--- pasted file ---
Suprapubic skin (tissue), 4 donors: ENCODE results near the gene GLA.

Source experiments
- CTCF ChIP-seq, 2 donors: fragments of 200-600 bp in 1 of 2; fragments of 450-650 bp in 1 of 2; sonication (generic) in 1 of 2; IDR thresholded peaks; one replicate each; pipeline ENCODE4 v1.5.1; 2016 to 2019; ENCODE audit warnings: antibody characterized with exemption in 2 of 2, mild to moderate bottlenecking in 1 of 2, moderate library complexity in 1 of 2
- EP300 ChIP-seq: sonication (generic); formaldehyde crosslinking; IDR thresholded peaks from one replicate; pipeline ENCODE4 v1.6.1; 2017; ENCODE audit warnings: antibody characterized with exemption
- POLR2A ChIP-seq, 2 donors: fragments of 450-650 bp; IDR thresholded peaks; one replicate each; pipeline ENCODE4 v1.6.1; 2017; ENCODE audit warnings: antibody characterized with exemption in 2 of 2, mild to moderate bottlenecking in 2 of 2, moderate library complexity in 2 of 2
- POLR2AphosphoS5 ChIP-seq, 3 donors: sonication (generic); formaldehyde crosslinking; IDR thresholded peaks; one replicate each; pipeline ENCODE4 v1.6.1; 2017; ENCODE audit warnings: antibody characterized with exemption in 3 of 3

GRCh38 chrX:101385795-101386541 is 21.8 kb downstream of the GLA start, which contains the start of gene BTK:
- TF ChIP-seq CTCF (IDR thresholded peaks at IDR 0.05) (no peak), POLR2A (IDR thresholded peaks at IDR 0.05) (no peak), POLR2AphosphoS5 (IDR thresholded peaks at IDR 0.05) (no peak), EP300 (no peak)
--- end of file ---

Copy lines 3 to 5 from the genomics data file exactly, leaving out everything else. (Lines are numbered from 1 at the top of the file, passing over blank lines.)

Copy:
- CTCF ChIP-seq, 2 donors: fragments of 200-600 bp in 1 of 2; fragments of 450-650 bp in 1 of 2; sonication (generic) in 1 of 2; IDR thresholded peaks; one replicate each; pipeline ENCODE4 v1.5.1; 2016 to 2019; ENCODE audit warnings: antibody characterized with exemption in 2 of 2, mild to moderate bottlenecking in 1 of 2, moderate library complexity in 1 of 2
- EP300 ChIP-seq: sonication (generic); formaldehyde crosslinking; IDR thresholded peaks from one replicate; pipeline ENCODE4 v1.6.1; 2017; ENCODE audit warnings: antibody characterized with exemption
- POLR2A ChIP-seq, 2 donors: fragments of 450-650 bp; IDR thresholded peaks; one replicate each; pipeline ENCODE4 v1.6.1; 2017; ENCODE audit warnings: antibody characterized with exemption in 2 of 2, mild to moderate bottlenecking in 2 of 2, moderate library complexity in 2 of 2